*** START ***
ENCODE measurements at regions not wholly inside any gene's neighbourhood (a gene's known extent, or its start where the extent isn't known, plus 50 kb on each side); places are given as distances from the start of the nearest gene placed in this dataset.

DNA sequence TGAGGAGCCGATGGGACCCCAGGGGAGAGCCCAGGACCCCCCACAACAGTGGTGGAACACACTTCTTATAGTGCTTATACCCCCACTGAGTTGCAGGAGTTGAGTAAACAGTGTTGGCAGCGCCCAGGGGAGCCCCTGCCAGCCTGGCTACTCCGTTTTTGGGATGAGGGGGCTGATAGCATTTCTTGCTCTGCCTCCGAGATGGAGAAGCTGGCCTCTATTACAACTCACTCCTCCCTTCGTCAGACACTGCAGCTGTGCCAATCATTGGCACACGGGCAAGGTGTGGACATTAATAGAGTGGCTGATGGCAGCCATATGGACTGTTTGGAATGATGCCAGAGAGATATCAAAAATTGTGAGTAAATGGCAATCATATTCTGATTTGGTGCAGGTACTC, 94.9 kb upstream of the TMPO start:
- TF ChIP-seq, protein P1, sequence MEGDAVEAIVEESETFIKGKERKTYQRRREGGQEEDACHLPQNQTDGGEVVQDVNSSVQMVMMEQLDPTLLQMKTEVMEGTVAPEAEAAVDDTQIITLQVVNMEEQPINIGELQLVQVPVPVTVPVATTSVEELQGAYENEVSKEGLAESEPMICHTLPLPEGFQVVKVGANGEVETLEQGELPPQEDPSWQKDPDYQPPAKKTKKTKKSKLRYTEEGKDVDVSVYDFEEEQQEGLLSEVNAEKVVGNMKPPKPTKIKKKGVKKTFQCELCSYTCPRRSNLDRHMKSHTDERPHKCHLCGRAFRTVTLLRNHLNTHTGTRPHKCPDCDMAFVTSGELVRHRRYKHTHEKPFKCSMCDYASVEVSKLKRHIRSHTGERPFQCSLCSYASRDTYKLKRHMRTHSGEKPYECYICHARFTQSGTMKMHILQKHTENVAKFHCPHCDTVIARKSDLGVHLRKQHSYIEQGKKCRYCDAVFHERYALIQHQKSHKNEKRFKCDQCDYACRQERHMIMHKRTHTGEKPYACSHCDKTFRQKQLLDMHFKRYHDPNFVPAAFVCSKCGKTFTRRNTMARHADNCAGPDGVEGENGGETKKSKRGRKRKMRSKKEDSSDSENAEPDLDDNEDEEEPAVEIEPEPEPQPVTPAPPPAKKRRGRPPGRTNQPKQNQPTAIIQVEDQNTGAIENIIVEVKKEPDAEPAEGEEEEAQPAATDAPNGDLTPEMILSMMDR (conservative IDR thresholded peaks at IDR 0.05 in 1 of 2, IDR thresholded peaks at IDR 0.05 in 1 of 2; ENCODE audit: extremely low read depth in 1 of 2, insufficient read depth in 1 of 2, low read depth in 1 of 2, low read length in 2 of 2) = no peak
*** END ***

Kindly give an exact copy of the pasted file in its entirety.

ENCODE measurements at regions not wholly inside any gene's neighbourhood (a gene's known extent, or its start where the extent isn't known, plus 50 kb on each side); places are given as distances from the start of the nearest gene placed in this dataset.

DNA sequence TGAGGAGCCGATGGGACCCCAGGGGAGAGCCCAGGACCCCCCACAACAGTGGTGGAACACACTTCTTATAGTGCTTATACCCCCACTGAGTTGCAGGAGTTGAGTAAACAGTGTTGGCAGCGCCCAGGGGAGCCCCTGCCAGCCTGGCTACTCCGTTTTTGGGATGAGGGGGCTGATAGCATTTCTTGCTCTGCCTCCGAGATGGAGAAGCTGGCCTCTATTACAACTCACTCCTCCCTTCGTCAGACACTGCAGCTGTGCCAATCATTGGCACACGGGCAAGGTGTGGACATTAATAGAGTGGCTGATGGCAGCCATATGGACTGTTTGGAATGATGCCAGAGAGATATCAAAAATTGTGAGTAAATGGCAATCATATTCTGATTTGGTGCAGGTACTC, 94.9 kb upstream of the TMPO start:
- TF ChIP-seq, protein P1, sequence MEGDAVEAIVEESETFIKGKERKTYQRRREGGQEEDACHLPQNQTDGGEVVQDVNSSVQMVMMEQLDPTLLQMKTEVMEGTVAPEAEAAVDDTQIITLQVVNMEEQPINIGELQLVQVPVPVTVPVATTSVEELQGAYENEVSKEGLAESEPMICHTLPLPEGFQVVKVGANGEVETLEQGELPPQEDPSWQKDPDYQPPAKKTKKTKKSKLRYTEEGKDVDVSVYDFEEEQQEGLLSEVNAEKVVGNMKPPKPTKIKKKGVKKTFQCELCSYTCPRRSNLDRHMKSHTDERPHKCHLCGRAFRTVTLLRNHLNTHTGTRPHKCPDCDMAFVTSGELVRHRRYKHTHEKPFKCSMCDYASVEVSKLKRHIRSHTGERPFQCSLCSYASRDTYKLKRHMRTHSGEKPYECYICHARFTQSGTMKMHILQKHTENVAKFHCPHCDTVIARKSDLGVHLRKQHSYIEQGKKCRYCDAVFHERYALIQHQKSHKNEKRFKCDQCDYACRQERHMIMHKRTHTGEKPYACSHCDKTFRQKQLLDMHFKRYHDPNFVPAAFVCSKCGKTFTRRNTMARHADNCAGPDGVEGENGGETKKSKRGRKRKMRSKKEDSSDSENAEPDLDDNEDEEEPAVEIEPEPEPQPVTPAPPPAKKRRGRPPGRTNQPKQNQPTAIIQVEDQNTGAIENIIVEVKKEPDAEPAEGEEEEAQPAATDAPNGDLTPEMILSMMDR (conservative IDR thresholded peaks at IDR 0.05 in 1 of 2, IDR thresholded peaks at IDR 0.05 in 1 of 2; ENCODE audit: extremely low read depth in 1 of 2, insufficient read depth in 1 of 2, low read depth in 1 of 2, low read length in 2 of 2) = no peak